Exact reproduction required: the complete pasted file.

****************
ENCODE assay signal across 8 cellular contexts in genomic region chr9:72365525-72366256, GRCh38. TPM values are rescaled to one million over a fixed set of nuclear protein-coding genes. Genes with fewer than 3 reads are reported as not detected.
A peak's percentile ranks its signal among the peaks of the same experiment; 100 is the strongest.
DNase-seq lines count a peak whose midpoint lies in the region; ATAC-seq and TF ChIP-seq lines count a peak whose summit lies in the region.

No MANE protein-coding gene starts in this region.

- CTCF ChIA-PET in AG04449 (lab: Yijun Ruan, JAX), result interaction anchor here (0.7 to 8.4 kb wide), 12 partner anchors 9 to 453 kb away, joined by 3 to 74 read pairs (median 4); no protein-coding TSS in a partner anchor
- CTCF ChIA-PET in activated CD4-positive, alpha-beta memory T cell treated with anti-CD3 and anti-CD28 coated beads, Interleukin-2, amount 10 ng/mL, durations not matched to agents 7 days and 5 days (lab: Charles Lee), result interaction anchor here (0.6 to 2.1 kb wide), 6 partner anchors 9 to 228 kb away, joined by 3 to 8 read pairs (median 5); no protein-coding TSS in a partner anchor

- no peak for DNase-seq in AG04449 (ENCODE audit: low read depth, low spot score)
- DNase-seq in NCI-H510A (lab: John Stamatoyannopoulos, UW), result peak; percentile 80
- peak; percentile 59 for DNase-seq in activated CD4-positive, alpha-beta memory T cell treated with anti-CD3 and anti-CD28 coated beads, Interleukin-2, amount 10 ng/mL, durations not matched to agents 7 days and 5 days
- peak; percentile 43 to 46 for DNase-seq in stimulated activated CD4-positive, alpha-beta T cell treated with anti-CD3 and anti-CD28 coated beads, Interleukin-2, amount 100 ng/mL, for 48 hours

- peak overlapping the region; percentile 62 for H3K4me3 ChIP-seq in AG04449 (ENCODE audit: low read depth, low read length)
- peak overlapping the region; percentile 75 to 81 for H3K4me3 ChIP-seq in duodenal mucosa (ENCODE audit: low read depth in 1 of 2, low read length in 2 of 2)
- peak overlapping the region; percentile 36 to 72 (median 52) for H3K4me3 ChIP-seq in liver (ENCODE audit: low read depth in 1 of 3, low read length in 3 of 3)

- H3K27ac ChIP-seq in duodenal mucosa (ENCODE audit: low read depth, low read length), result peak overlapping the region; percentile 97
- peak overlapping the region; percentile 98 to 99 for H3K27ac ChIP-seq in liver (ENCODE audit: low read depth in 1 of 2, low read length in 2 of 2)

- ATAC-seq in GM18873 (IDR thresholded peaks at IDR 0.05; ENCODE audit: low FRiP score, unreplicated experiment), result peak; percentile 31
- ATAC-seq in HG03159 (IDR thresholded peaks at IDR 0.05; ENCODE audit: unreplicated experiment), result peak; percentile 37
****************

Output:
ENCODE assay signal across 8 cellular contexts in genomic region chr9:72365525-72366256, GRCh38. TPM values are rescaled to one million over a fixed set of nuclear protein-coding genes. Genes with fewer than 3 reads are reported as not detected.
A peak's percentile ranks its signal among the peaks of the same experiment; 100 is the strongest.
DNase-seq lines count a peak whose midpoint lies in the region; ATAC-seq and TF ChIP-seq lines count a peak whose summit lies in the region.

No MANE protein-coding gene starts in this region.

- CTCF ChIA-PET in AG04449 (lab: Yijun Ruan, JAX), result interaction anchor here (0.7 to 8.4 kb wide), 12 partner anchors 9 to 453 kb away, joined by 3 to 74 read pairs (median 4); no protein-coding TSS in a partner anchor
- CTCF ChIA-PET in activated CD4-positive, alpha-beta memory T cell treated with anti-CD3 and anti-CD28 coated beads, Interleukin-2, amount 10 ng/mL, durations not matched to agents 7 days and 5 days (lab: Charles Lee), result interaction anchor here (0.6 to 2.1 kb wide), 6 partner anchors 9 to 228 kb away, joined by 3 to 8 read pairs (median 5); no protein-coding TSS in a partner anchor

- no peak for DNase-seq in AG04449 (ENCODE audit: low read depth, low spot score)
- DNase-seq in NCI-H510A (lab: John Stamatoyannopoulos, UW), result peak; percentile 80
- peak; percentile 59 for DNase-seq in activated CD4-positive, alpha-beta memory T cell treated with anti-CD3 and anti-CD28 coated beads, Interleukin-2, amount 10 ng/mL, durations not matched to agents 7 days and 5 days
- peak; percentile 43 to 46 for DNase-seq in stimulated activated CD4-positive, alpha-beta T cell treated with anti-CD3 and anti-CD28 coated beads, Interleukin-2, amount 100 ng/mL, for 48 hours

- peak overlapping the region; percentile 62 for H3K4me3 ChIP-seq in AG04449 (ENCODE audit: low read depth, low read length)
- peak overlapping the region; percentile 75 to 81 for H3K4me3 ChIP-seq in duodenal mucosa (ENCODE audit: low read depth in 1 of 2, low read length in 2 of 2)
- peak overlapping the region; percentile 36 to 72 (median 52) for H3K4me3 ChIP-seq in liver (ENCODE audit: low read depth in 1 of 3, low read length in 3 of 3)

- H3K27ac ChIP-seq in duodenal mucosa (ENCODE audit: low read depth, low read length), result peak overlapping the region; percentile 97
- peak overlapping the region; percentile 98 to 99 for H3K27ac ChIP-seq in liver (ENCODE audit: low read depth in 1 of 2, low read length in 2 of 2)

- ATAC-seq in GM18873 (IDR thresholded peaks at IDR 0.05; ENCODE audit: low FRiP score, unreplicated experiment), result peak; percentile 31
- ATAC-seq in HG03159 (IDR thresholded peaks at IDR 0.05; ENCODE audit: unreplicated experiment), result peak; percentile 37